HIGH SIERRA (Raoul Walsh, 1941)

There isn’t one of us who is unfamiliar with High Sierra, the good, solid film directed by Raoul Walsh from a script by John Huston and W. R. Burnett, adapted from the latter’s novel. This is the one about Roy Earle, a thief whose toughness invites the press nickname of “Mad Dog” that his streaks of civility and compassion, even poetry, dispute. Earle’s pardon releases him from an Indiana prison, usurping his ability to escape on his own—the result of a power manipulation behind the scenes so that his boss can put him in charge of a heist. Kris Kristofferson might have had this film in mind when he penned his most famous lyrics: “Freedom’s just another word for nothing left to lose./ Freedom ain’t worth nothing, but it’s free.” Throughout, the film shows that in the depressed American socio-scape the freedom that is pursued and hungered for doesn’t really exist, not for those at the bottom of the mountains, not for Earle, who scales Mt. Whitney, the highest point in the Sierras, only to be shot in the back and killed.
     I have no intention of discussing at length a film that we all know so well. Rather, I wish to address two points: one a factual mistake that has been attached to this film; the other, an open point of interpretation of what has been recently regarded as a closed matter.
     High Sierra is most celebrated for giving Humphrey Bogart the leading role at last and thus paving the way to his stardom later the same year as Sam Spade in Huston’s brilliant The Maltese Falcon. Roy Earle allows Bogart to give a lovely, involving performance, a thing of astuteness and grace. However, it is just plain wrong that Earle marks Bogart’s first starring role. That came four years earlier, in an even more important film than High Sierra, especially now, given the current Mexican immigration debate in the U.S. I am referring to Black Legion, which Archie Mayo directed from a script by Abem Finkel and William Wister Haines that was based on an Oscar-nominated original story by Robert Lord that, in turn, was based on an actual Michigan murder by an organization of hooded fascists. Bogart plays Frank Taylor, a factory worker who, enraged when he is passed over for a promotion that goes instead to a fellow named Dombrowski, joins the xenophobic group of superpatriots. Bogart creates a profound portrait of a simple-minded man that the National Board of Review honored at year’s end—as it would his Roy Earle and Sam Spade in 1941. Why may you not have heard of Black Legion? Its financial failure sent Bogart back to supporting roles.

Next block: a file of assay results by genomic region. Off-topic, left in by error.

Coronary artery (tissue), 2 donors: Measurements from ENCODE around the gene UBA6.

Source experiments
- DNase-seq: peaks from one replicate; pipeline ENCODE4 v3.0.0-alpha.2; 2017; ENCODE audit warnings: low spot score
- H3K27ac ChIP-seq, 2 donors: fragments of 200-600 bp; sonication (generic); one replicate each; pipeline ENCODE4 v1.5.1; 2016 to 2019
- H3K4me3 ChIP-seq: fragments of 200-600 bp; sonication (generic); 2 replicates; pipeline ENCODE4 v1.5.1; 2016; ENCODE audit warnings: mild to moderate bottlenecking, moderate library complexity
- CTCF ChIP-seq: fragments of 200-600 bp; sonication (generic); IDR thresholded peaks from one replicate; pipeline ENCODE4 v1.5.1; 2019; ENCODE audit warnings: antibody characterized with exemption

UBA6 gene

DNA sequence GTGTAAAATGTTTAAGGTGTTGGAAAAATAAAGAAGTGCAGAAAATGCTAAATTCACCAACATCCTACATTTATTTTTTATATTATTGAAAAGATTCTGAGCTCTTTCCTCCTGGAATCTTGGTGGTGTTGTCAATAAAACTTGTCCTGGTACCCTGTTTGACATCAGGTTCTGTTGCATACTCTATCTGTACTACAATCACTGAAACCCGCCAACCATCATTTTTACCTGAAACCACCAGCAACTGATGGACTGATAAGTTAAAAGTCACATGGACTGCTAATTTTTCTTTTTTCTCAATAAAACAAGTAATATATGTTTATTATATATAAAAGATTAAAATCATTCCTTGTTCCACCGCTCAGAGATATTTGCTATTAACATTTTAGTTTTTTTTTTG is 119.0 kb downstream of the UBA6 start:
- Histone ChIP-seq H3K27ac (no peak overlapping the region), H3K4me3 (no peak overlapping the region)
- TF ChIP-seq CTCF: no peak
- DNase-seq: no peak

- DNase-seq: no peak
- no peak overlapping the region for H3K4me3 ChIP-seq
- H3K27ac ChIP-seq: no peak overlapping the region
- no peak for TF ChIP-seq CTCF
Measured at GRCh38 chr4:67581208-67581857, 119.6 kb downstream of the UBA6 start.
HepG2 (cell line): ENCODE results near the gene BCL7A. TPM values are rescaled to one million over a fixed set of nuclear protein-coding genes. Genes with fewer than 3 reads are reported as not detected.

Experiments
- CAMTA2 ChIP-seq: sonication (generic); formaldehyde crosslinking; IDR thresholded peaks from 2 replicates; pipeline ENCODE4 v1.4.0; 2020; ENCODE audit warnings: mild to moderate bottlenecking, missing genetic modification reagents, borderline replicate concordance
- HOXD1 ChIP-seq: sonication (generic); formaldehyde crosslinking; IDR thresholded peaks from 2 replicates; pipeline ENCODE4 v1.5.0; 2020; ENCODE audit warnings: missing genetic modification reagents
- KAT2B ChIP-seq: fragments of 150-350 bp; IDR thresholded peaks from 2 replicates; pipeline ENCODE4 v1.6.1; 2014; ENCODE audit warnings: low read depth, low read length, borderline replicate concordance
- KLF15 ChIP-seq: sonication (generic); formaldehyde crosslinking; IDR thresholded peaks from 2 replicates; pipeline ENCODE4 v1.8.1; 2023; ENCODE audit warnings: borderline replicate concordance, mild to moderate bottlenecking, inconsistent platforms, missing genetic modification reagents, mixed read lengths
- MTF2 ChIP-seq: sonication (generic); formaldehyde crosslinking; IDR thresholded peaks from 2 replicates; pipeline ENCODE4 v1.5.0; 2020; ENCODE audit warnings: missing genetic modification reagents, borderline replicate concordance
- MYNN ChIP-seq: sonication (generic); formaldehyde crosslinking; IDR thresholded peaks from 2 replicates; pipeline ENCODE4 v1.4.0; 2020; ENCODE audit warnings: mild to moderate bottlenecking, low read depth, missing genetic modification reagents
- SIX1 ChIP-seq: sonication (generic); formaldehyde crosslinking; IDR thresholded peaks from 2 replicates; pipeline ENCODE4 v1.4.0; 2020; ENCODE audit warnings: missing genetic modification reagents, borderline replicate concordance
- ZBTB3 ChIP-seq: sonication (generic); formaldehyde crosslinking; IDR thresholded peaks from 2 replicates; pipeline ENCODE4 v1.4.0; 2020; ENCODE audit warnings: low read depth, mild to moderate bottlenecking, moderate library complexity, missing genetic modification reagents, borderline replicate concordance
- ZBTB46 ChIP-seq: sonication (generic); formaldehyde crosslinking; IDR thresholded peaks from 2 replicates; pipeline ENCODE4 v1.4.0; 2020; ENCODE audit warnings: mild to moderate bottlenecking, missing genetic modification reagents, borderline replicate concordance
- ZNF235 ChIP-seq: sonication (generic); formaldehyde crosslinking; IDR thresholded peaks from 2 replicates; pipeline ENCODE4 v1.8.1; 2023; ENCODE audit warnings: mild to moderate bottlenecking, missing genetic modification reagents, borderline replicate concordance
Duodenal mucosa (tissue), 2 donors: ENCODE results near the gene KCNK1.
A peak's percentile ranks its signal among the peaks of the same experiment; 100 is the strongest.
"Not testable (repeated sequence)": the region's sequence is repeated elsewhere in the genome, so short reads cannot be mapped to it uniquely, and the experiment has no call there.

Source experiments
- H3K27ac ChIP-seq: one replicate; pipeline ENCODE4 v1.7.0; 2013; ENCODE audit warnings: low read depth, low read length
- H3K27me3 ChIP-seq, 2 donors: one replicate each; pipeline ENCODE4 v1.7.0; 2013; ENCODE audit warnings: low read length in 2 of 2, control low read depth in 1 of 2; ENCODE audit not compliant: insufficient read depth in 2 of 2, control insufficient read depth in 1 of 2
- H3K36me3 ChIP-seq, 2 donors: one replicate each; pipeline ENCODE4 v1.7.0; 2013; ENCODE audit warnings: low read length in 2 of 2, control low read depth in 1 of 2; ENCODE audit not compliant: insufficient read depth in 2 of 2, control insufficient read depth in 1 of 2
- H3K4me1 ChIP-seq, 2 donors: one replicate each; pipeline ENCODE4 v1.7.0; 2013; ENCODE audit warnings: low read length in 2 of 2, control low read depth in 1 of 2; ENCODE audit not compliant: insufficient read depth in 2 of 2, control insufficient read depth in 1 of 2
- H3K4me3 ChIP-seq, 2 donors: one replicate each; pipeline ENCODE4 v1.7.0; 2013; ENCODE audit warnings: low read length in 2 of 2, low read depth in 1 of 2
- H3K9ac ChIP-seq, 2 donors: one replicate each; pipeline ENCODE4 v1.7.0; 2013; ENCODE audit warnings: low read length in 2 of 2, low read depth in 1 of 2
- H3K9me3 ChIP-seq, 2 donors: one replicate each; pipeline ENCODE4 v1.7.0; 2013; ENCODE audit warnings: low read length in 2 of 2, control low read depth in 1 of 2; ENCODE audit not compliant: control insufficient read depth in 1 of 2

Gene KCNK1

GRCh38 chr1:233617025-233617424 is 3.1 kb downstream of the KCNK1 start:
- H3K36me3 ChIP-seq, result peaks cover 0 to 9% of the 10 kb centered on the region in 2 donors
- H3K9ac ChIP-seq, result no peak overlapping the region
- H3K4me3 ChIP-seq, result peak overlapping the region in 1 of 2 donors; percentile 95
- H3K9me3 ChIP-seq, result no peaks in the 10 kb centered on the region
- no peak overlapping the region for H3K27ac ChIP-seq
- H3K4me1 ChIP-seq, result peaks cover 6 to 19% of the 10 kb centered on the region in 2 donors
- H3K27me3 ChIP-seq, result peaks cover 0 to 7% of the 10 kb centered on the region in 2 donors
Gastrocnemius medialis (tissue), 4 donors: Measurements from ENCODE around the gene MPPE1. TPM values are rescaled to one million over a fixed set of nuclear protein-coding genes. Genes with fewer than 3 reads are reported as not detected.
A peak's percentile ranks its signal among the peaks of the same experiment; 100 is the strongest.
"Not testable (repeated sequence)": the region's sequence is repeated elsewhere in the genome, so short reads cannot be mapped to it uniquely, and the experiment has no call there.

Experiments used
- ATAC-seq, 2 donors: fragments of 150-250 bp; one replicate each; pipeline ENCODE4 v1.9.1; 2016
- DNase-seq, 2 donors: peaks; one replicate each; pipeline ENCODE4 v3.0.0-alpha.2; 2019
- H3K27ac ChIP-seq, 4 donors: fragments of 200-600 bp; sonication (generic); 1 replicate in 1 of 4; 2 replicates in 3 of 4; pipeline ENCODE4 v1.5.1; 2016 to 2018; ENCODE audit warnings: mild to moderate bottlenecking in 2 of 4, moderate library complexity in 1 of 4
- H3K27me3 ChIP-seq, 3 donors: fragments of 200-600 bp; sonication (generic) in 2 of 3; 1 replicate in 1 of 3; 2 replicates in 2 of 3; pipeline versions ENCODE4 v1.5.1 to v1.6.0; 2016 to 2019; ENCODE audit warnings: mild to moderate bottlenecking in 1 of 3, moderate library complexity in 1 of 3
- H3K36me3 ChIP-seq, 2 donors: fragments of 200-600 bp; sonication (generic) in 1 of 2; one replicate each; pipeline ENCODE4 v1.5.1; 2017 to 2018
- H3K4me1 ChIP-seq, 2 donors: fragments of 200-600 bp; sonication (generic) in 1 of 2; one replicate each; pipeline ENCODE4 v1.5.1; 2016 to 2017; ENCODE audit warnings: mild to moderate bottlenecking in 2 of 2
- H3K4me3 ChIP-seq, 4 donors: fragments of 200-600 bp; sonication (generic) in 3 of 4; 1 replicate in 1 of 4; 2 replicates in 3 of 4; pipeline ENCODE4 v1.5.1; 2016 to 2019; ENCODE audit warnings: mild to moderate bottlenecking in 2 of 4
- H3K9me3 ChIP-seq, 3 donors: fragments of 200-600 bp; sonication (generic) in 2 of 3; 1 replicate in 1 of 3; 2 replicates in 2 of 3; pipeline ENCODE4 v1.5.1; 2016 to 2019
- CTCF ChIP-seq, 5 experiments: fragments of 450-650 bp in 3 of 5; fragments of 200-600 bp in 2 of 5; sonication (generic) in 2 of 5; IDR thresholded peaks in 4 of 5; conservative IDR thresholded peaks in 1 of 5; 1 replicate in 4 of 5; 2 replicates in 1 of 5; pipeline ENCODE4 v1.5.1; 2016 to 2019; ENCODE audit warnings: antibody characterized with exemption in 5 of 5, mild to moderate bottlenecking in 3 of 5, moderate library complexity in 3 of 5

Although Bogart certainly has the central role in High Sierra, top billing went to Ida Lupino, who had scored a personal triumph in another Walsh film the previous year, They Drive by Night. For the record, Lupino is superb as Marie Garson, a taxi dancer looking to “crash out,” “just a woman with a hungry heart.” When Earle, whom Marie loves, is taken down, Lupino’s acting shatters. At year’s end the National Board of Review likewise cited two performances of hers: this one, and her Ellen Creed in Ladies in Retirement.
     The final segment of my informal comments about High Sierra concerns Willie Best’s Algernon, the young servant attending to the gang in their remote cabins. Nowadays commentators disdain the portrayal of Algernon’s lazy, lackadaisical manner. Doubtless, Walsh erred by consigning the character to a regrettable stereotype too typical of the way that African-American males were portrayed in Hollywood movies for too long. (And at times still are.) But that was hardly Huston and Burnett’s intent, and possibly not even Walsh’s intent, and in any case something of the actual intent punctures the primitive, bug-eyed impression that Best’s behavior makes. In one exceptionally witty scene, we see Algernon Tom Sawyerishly asleep on the dock while a convoluted contraption enables him even while snoozing to catch a fish. Yes, Algernon puts forth a minimal effort, but one that ironically underscores his capacity to get the job done. By delicious contrast, the two white men who are constantly fighting over Marie, we are told, “never catch anything,” no matter how persistently they try with their fishing poles. It is also worth noting that Algernon’s capture of the fish is one of the few times in this film that something pans out.

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